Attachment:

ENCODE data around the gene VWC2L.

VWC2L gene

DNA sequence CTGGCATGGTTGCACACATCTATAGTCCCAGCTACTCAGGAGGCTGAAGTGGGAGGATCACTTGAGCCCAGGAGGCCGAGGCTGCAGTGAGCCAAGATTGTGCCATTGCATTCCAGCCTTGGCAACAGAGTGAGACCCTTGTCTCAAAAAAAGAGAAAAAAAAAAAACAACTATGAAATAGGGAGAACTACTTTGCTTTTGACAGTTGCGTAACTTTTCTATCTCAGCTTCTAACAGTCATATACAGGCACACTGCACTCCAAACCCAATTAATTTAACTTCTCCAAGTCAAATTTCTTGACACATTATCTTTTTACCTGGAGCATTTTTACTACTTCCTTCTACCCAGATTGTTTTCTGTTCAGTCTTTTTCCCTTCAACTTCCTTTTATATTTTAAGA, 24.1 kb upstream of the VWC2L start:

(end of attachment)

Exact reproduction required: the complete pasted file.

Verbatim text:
ENCODE data around the gene VWC2L.

VWC2L gene

DNA sequence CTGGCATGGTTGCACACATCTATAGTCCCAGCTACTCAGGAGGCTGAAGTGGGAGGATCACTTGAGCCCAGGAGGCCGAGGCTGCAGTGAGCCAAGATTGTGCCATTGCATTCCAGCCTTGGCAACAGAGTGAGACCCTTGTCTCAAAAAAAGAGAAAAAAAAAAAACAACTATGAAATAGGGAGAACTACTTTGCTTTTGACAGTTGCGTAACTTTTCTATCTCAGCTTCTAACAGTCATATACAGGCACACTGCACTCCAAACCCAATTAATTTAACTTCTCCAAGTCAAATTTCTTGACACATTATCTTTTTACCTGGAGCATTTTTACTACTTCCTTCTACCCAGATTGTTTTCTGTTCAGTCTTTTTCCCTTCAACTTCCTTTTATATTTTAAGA, 24.1 kb upstream of the VWC2L start: